We recently had the opportunity to visit with a successful business owner who was ready to transition their business and move on to the next phase of their life.

We were referred by one of our own trusted advisors, a CPA with decades of experience serving the business community.

As we sat down and moved through the pleasantries, the business owner asserted that he knew he needed a business valuation, as our CPA friend had confirmed for him, as an essential first step in transitioning his business.

The next few minutes of conversation were quite interesting:

Arizona Business Transitions: “Well, we don’t think a valuation is the right first step.”

Business Owner: “Whoa! The CPA who referred you said that is the first thing I need to do. Why aren’t you and your referral partner singing from the same hymnbook?”

ABT: “That’s a great question and we understand your confusion. Let’s talk about where a valuation fits into planning your transition, OK?”

Valuation of a business is both an art and a science. It is an attempt to determine fair market value, a value that both the buyer and seller can agree upon having full knowledge of the relevant facts.

So, we peeled the onion together on various valuation methods:

  • Book Value. Typically calculated as assets less liabilities, this is one of the simplest methods. In most cases, simple book value must be adjusted to more appropriately reflect fair market value.
  • Future Cash Flow. This method looks at the present value of anticipated future income or cash flow generated by the business. In effect, the valuator capitalizes the company’s current earnings.
  • Capitalization of Earnings. The capitalization of earnings method is well-suited for valuing a company whose earnings can be reasonably predicted.
  • Appraised Value. Appraised value is accomplished through a third party. This is the most expensive way to establish the value of a business.

What Do You Really Need?

Next, we explained that a business valuation by a certified business valuation professional may be needed, if bank financing requires, if the buyer needs an independent valuation for a board of directors or other reason, and if there is a significant amount of intellectual or real property in the business requiring substantial appraisal efforts.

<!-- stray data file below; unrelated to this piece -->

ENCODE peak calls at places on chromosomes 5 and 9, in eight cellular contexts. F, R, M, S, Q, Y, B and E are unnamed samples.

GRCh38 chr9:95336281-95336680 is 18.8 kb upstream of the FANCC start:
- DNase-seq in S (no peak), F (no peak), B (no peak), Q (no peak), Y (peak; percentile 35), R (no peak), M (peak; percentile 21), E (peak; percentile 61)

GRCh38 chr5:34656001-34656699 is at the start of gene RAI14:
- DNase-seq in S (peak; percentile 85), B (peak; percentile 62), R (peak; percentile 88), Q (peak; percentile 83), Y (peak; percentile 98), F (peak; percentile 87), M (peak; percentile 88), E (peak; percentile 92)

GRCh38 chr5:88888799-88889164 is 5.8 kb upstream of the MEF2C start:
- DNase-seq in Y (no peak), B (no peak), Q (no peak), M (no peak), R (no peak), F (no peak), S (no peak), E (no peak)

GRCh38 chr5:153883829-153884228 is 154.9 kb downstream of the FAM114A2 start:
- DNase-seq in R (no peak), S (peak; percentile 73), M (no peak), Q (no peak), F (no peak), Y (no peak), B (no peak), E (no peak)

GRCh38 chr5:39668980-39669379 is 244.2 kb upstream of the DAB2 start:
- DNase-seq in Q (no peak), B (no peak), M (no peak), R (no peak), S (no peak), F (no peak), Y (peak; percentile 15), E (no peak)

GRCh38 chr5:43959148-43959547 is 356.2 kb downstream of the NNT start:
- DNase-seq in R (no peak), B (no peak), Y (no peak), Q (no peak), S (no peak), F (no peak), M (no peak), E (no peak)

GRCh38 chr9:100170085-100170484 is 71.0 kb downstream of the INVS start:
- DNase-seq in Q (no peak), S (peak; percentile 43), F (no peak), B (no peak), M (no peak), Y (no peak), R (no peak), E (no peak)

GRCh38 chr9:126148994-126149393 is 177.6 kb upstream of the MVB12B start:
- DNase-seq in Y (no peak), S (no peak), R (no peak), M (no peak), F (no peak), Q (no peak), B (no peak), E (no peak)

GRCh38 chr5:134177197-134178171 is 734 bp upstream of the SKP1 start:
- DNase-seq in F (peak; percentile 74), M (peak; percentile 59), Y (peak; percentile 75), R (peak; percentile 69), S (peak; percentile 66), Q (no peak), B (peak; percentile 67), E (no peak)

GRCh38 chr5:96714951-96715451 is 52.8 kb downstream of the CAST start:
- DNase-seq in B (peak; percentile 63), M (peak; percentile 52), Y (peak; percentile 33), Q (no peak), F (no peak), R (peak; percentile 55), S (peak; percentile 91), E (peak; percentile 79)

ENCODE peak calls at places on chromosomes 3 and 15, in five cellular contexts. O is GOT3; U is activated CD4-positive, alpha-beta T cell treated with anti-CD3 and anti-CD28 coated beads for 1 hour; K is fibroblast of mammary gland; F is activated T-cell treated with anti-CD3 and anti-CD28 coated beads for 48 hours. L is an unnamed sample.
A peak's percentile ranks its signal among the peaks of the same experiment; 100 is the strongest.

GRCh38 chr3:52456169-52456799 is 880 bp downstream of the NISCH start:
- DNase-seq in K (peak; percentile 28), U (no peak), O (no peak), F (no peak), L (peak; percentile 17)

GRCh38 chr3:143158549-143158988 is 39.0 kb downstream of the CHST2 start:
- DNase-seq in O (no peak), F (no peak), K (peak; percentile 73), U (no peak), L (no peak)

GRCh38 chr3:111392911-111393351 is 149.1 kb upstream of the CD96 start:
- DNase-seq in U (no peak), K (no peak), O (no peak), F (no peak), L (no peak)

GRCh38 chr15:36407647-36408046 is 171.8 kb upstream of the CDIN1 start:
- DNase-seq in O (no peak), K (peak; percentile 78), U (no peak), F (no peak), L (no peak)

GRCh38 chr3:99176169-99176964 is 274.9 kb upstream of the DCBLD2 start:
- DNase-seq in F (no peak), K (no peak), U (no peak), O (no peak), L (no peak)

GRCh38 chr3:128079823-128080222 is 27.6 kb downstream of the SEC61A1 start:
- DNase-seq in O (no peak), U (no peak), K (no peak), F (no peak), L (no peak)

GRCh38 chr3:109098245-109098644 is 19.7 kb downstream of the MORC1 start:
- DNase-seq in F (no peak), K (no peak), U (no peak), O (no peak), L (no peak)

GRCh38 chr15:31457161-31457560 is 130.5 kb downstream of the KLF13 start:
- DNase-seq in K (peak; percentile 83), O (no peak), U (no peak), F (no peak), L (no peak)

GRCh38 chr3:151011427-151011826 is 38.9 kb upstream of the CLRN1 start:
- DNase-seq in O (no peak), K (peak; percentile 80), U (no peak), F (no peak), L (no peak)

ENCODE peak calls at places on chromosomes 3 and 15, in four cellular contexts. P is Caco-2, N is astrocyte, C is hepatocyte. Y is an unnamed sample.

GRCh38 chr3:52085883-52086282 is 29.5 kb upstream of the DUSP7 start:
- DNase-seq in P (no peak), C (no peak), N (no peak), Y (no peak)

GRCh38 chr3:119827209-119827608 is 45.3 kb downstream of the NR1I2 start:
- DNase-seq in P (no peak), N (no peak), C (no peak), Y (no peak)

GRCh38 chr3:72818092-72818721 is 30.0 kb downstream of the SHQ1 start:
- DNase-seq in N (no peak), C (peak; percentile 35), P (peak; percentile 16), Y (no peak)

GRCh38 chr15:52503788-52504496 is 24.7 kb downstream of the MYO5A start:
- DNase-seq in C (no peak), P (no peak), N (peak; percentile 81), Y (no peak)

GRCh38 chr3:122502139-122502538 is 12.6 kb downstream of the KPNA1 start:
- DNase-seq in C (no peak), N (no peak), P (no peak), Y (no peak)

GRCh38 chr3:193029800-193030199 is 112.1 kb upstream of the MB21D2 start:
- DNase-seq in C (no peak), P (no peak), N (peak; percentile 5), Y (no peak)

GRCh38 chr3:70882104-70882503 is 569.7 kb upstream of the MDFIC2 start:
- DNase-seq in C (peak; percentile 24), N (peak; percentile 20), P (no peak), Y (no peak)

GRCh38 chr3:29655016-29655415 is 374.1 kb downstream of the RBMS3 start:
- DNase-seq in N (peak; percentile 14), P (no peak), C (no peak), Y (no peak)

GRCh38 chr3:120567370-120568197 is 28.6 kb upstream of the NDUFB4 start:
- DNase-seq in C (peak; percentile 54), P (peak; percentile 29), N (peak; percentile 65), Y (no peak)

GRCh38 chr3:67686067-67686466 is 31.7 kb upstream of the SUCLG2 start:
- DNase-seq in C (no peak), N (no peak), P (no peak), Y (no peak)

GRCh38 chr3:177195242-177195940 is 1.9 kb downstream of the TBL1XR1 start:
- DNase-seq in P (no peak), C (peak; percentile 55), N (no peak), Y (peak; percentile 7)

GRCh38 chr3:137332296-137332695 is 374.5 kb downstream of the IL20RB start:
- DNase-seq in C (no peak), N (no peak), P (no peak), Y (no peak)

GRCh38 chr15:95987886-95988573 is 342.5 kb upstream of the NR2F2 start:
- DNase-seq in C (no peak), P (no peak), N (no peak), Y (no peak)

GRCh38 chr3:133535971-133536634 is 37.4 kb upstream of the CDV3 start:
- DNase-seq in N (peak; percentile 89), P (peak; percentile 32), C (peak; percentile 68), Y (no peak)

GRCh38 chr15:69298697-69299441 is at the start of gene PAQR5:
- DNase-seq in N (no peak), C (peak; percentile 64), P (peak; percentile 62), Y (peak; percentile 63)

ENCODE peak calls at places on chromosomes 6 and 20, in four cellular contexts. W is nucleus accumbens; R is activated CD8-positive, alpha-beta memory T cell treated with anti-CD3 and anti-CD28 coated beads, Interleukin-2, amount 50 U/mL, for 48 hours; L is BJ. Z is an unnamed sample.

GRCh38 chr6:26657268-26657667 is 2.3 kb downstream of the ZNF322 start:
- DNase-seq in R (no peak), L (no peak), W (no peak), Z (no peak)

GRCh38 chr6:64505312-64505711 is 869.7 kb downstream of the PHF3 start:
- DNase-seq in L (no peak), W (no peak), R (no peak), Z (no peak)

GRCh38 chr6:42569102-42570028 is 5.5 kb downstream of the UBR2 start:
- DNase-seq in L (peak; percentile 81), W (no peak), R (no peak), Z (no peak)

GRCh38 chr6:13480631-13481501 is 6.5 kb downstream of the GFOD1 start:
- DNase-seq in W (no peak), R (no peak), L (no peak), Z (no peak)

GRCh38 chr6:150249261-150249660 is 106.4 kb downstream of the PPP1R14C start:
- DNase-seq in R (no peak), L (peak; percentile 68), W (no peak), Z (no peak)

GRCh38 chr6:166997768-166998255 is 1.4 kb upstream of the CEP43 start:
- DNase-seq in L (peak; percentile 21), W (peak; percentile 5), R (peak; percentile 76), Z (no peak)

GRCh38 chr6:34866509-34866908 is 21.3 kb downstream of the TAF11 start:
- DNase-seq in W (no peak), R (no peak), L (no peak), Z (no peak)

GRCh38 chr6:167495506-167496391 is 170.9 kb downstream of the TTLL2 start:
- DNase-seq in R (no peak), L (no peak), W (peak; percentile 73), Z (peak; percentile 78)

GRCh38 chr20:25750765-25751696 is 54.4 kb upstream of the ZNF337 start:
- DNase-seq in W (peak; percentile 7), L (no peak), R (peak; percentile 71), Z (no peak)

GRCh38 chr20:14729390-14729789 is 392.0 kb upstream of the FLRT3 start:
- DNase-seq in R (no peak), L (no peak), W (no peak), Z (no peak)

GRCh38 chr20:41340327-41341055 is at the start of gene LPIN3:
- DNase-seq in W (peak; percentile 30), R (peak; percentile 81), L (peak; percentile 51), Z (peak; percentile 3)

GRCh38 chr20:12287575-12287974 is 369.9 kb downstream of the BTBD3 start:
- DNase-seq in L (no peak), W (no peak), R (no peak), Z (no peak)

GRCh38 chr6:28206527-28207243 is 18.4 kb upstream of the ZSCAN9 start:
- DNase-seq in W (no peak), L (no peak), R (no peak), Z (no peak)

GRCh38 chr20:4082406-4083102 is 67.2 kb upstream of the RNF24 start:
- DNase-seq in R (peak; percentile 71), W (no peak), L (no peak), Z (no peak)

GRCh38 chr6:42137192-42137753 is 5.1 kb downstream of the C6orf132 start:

In most other instances, a certified valuation may simply be an unnecessary expense. As part of our Phase I Business Estate Planning we do with our clients, , we analyze the cash flow of the business (real and adjusted) and market conditions and work with our clients to understand their goals regarding price and what is a reasonable market price range would be for their business.

The limitation on our valuation range discussion and a certified valuation is that every business is only worth what someone is willing to pay for it.  The most important factor in the sale of a business is the buyer…what are their reasons for wanting the business (strategic, financial, geographical, etc)? 

We spend a great deal of time with our clients discussing all of the potential buyers of the business because while valuation may change as cash flow and market conditions change, the list of prospective and qualified buyers will not and the prospective buyer with the most to gain from a purchase will by nature pay the most money – regardless of what any valuation says. 

Alex Walsh

Founder & Chief Executive Officer

Alex has advised hundreds of small businesses on strategic planning, business development and all areas of corporate finance, specializing in helping business owners sell their business or raise capital for growth and acquisition. In his work with business owners, he has found many have done very little planning for an eventual transition away from the day to day operations or out of the business altogether. 

As a native Arizonan, his passion is working with and advising local companies and helping business owners gain comfort in their eventual retirement and have the knowledge that when the time comes to sell the business they have a well designed plan of action already in hand, a good idea of what that business is worth, and who the next owner will be. He founded Arizona Business Transitions to assist business owners plan for an exit or transition, even if that transition is not on the horizon. 

Alex attended Brophy College Preparatory  and graduated from DePauw University – Economics and Management. Member of the Tempe Diablos Charities. He lives in Tempe with his wife Trish and two boys, 10 year old Carter and 7 year old Aidan.

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